Regression Toward the Zine (9)
By: Joshua Glenn | Categories: Read-outs, Spectacles

PREVIOUSLY: 1988 zines from the Joshua Glenn Zine Collection, including: Ben is Dead, Kooks Magazine, Kool Thangs, Pagan’s Head.


The years 1988 and 1989 were the apex of the Eighties (1984–93), as well as the apex of the Zine Revolution. Here are notes on a few of the zines from my collection that were launched in 1989. See the previous post in this series to read about zines launched in 1988.

baby split

* Baby Split Bowling News was a zine of high weirdness that used bowling as a theme. (I could relate; my zine Hermenaut used mid-century outer-space imagery as a theme, although it had nothing to do with outer space.) BSBN was was published in Minneapolis by Julian “Chilly-Most” Davis, who presented his zine as the house organ of a non-existent outfit, Deviant Bowlers of America. I corresponded with Julian a little bit, and later got to know him via the local zine scene when I moved to Minneapolis in the mid-1990s. With Wendy Darst of the zine Wandromedia, we attempted to get Twin Cities zinesters together regularly to talk shop and have fun; this failed miserably — it turns out that most zinesters are prickly bastards. I wrote one or two items for BSBN, and also for Julian’s later zine Office Supply Junky. Wonder what he’s doing now?

king cat

* King-Cat Comics & Stories was (is?) a mostly autobiographical mini-comic zine published by the talented John Porcellino. (I’ve heard he published a zine called Tales of Hogarth the Barbarian Pig when he was 15.) King-Cat Comics is among the best-known and longest-running minicomics. PS: Porcellino’s book Diary of a Mosquito Abatement Man received the 2005 Ignatz Award for Outstanding Anthology or Collection.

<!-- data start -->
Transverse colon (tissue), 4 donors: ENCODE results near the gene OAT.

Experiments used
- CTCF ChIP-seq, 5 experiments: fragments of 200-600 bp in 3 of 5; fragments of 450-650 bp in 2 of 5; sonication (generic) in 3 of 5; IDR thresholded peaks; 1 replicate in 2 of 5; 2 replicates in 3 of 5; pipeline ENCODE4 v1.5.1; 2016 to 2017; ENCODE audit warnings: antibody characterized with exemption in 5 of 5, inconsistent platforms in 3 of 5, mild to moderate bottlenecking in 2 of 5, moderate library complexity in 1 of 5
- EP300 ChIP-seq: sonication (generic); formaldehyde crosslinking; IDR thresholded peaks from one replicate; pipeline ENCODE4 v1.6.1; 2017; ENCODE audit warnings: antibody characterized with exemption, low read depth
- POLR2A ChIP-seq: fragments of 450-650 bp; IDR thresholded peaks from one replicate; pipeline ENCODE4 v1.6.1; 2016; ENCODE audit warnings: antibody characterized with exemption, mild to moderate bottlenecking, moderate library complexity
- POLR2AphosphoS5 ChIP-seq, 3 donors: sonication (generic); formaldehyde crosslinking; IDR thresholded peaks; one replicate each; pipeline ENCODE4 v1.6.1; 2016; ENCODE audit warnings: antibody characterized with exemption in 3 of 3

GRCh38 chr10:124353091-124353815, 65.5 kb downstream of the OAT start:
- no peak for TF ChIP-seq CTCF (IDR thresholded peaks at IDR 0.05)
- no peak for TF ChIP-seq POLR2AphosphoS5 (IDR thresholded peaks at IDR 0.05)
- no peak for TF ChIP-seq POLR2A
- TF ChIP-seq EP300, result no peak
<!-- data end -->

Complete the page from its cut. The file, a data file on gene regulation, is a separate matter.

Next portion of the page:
* The zine Dishwasher followed editor/publisher Pete “Dishwasher Pete” Jordan as he attempted to land jobs washing dishes in all 50 U.S. states. Sounds uninteresting, but Pete is a really talented writer and a paragon of integrity — for example, whenever he was offered the opportunity to earn more money doing something other than washing dishes, he’d refuse. Memoirs of Jordan’s dishwashing years were published in the book Dishwasher in 2007.

NEXT: Mike Gunderloy of Factsheet Five explains where the action is, circa 1990.

This is a 25-part series in which HiLobrow editor Joshua Glenn, who from 1990–93 published the zine Luvboat Earth and from 1992–2001 published the zine/journal Hermenaut, bids a fond farewell to his noteworthy collection of zines, which he recently donated to the University of Iowa Library’s zine and amateur press collection.



Joshua Glenn is an author, publisher, and semiotic analyst. He is co-author (with Mark Kingwell and the cartoonist Seth) of THE IDLER'S GLOSSARY and THE WAGE SLAVE'S GLOSSARY, co-editor of the object-oriented story collections TAKING THINGS SERIOUSLY and (with Rob Walker) SIGNIFICANT OBJECTS, and co-author (with Elizabeth Foy Larsen) of the family activities guide UNBORED and three forthcoming spinoffs, including UNBORED Games. He is editor of HILOBROW and publisher of the Radium Age science fiction imprint HiLoBooks. Also: Glenn manages a secretive online community known as the Hermenautic Circle; he is founding editor of the e-book club Save the Adventure; and he's a frequent co-host of Boing Boing's podcast GWEEK. In the ’00s, Glenn was an editor, columnist, and blogger for the Boston Globe's IDEAS section, he co-founded the international semiotics website SEMIONAUT, and contributed to CABINET, SLATE, and elsewhere. In the ’90s, he published the high-lowbrow zine/journal HERMENAUT, worked as a dotcom and magazine editor, and contributed to THE BAFFLER, FEED, and elsewhere. His publishing company is King Mixer, LLC; and his semiotic analysis consultancy is Semiovox LLC. He lives in Boston with his wife and children.